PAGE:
Regardless, I will certainly look at forecasts and make any adjustments on the quilt and jacket/layers as I get a more accurate assessment of what we will be encountering.
As for the 3L Platypus, I rarely carry more than 1-2 liters while hiking (depending upon expected water sources). However, September is more of a dry month, and if the southern drought continues, I would like the ability to carry more water, especially going into a dry camp (we are not always staying at shelters/springs). The 4 oz Platty packs very small when empty; by comparison, a Nalgene weighs almost 8 oz empty. I don't use it as a hydration bladder, only for storage when needed.
Again, I will assess water conditions carefully before we hit the trail. Thanks much for the tip on last year's weather. That will be very helpful in my planning. If the forecast remains on the warmer side, I will carefully assess if I can carry my 35° quilt.
Any other suggestions? Things I can drop? Any items I may have left off?Jun 12, 2012 at 6:31 am #1886179
I would take a hat and possibly a little sunscreen. I would take your lighter quilt and leave your winter one home. I would leave the pack cover home; you have a liner. I would likely carry less clothes. I would consider some light insulation, maybe a vest. There are several other things I would do by personal preference or to be a bit lighter, but it looks like you are pretty prepared to me.Jun 12, 2012 at 9:15 am #1886224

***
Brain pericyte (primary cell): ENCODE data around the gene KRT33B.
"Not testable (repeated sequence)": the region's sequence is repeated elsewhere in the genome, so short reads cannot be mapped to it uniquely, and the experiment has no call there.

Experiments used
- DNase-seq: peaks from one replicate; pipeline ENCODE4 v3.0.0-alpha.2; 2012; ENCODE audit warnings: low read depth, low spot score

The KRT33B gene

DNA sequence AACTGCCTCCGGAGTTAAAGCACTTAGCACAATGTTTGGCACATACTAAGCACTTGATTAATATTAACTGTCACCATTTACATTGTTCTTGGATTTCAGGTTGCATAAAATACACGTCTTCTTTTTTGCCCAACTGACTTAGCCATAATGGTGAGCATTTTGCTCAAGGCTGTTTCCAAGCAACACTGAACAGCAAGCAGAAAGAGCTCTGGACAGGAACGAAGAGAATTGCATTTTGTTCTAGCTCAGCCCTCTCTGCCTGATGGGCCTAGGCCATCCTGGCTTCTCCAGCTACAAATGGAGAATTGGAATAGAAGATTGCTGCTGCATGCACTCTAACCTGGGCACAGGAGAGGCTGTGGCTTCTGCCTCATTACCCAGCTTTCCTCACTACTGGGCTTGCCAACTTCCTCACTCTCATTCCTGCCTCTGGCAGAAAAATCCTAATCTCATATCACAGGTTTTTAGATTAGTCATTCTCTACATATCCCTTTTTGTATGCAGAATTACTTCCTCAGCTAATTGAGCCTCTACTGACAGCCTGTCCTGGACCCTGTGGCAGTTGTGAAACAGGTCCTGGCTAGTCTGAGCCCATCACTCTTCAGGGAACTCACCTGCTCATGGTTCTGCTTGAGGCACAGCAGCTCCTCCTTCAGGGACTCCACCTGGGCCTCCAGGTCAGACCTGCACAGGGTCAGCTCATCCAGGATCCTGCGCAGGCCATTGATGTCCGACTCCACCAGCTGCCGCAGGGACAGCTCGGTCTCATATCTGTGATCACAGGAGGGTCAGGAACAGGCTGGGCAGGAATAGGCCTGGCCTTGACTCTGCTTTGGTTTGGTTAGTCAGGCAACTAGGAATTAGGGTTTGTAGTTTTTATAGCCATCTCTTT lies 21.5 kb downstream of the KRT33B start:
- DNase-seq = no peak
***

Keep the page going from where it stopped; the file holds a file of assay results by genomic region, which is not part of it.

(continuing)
@ikeLocale: Central Michigan
I agree with the above suggestions. I would ditch the pack cover and just use the liner bag. I'd also go with less clothes. Six upper body layers is a lot. Down to 30 F, I would personally bring just one baselayer top, one light insulated jacket (eg. montbell exlight 6 oz) or equivalent fleece, and 1 windshirt. No change of clothes or underwear. No need for long john pants or top unless you like sleeping in them.
Ditch the measuring cup and just eyeball it- approx equal parts food and water.
Ditch the drinking cup- you are freezer bag cooking, so drink out of your pot while your food rehydrates in the bag.
Make your own Coozie out of bubble wrap or reflectix and save an ounce.
What is a food storage can? Get rid of it.
Agree with Scott about the water situation, but if you want the ability to carry lots, at least drop one of the one L bottles.
Disclaimer: All suggestions offered in the spirit of BPL. In the end, it's your trip. Bring what makes you happy.Jun 12, 2012 at 11:38 am #1886266
@sschloss1Locale: New England